Project: Research project

Grant Details


The proposed research is directed towards elucidation of the role of
membranes in the visual process. In the broadest of terms, our goal is to
determine the molecular events responsible for membrane excitability in the
vertebrate rod. At this membrane level, several puzzling and outstanding
questions are evident, which may be relevant to a better understanding of
vision and its disorders. The most immediate objectives of the project can
be grouped into three general areas: (i) investigation of the structural
and dynamic properties of the highly polyunsaturated phsopholipids which
comprise the fundamental bilayer matrix of the retinal disk membranes, (ii)
studies of the conformation of rhodopsin and the nature of its interaction
with the native retinal disk membrane phospholipids, as well as synthetic
phospholipids used for membrane reconstitution and detergents used for
membrane solubilization, (iii) studies of the role of electrical and
osmotic forces in determining the properties of the lipid and protein
components of the rod outer segment disk membranes. The above problems
will be approached primarily through the use of various biophysical
techniques. A major emphasis will be to further develop and employ nuclear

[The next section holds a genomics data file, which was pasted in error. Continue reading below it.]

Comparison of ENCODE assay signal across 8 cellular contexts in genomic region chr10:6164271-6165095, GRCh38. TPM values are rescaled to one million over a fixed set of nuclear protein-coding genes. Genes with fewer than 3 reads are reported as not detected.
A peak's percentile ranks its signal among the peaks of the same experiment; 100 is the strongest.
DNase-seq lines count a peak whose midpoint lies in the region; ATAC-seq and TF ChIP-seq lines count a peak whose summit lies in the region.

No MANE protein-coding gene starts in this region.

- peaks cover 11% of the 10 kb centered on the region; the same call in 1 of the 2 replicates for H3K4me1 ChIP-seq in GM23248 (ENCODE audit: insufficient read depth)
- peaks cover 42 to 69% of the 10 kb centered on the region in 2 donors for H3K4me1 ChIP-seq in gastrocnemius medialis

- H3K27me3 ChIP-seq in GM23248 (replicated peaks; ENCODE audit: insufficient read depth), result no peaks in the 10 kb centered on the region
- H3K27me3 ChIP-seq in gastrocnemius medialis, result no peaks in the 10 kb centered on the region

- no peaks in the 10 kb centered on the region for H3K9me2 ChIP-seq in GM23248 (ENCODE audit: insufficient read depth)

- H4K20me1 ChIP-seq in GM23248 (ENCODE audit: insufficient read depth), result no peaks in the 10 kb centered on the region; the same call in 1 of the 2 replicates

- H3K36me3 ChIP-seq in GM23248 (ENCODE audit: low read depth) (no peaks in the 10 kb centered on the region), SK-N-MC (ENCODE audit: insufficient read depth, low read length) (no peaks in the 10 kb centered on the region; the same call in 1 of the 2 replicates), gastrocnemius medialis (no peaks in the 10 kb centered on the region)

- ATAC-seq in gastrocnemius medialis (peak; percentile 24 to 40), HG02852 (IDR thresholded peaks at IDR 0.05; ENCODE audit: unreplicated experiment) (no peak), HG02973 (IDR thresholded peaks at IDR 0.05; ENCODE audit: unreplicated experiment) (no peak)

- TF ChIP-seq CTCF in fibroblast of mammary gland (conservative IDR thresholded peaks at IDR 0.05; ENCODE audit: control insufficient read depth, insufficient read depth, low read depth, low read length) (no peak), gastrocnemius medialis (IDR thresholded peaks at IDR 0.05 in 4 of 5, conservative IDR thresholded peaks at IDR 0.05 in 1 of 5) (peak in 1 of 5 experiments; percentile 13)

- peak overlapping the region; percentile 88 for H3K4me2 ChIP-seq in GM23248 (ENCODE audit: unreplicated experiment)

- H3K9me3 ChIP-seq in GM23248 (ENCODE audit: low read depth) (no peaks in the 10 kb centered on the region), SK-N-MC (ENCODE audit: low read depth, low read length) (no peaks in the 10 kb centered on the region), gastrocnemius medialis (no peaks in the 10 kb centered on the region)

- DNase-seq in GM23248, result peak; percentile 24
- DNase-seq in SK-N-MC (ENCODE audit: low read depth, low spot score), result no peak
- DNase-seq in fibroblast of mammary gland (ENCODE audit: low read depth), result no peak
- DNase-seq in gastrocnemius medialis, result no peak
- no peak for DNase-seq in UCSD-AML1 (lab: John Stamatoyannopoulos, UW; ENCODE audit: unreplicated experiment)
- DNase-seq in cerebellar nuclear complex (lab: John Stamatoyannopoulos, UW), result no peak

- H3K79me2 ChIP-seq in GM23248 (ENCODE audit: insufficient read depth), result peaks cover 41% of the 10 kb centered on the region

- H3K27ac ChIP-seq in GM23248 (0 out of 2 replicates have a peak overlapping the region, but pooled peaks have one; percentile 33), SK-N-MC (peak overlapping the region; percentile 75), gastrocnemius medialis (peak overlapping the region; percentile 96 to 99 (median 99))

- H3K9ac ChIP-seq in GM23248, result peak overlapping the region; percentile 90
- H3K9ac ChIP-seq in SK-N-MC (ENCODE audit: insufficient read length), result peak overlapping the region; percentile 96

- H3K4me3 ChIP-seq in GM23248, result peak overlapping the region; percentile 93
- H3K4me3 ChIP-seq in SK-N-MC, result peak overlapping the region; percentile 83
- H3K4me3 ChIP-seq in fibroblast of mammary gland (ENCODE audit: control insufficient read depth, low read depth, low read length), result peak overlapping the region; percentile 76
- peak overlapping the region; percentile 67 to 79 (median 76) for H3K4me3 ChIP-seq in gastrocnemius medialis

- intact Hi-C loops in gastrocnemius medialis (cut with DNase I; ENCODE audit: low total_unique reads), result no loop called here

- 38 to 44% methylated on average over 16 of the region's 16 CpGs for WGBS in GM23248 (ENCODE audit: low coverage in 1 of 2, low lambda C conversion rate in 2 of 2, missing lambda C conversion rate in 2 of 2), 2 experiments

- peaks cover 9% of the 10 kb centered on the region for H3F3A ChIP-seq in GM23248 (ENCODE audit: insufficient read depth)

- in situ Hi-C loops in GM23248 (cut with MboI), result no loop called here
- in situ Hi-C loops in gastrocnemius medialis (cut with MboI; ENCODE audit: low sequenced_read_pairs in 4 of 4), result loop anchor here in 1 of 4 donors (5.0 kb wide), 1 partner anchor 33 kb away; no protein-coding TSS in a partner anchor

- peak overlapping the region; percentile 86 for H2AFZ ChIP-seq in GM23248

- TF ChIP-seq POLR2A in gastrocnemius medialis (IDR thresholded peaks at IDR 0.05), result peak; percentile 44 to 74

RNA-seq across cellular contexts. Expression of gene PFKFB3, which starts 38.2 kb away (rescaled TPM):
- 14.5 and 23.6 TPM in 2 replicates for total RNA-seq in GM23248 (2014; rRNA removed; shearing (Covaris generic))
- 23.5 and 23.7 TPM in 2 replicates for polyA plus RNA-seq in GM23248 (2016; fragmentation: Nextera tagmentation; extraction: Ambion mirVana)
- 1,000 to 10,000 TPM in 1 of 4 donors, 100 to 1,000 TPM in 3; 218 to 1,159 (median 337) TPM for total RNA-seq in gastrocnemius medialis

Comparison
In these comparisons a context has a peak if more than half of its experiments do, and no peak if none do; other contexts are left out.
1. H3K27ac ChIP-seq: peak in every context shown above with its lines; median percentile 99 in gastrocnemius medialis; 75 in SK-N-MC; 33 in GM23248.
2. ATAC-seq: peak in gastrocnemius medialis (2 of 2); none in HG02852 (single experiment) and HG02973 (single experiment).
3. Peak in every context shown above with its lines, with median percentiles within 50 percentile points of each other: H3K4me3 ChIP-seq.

magnetic resonance (NMR) methods for the study of both the protein and
lipid components of the photoreceptor membrane. Such NMR methods are
highly novel and are capable of providing detailed information regarding
the ordering and motional properties of membrane constituents, without the
introduction of probe molecules, which may perturb the bilayer structure.
Thus, we intend to investigate problems such as the role of membrane
thickness, degree of polyunsaturation, osmotic forces, transmembrane
electrical potential in determining the conformation and proper
photochemical functionality of rhodopsin. Using these methods, we hope to
provide during the next five years a fairly complete picture of the mutual
interaction of lipid and protein and their relation to function in the
vertebrate rod outer segment, a particularly promising model fo excitable
membranes in general.
Effective start/end date5/1/814/30/92


  • Medicine(all)


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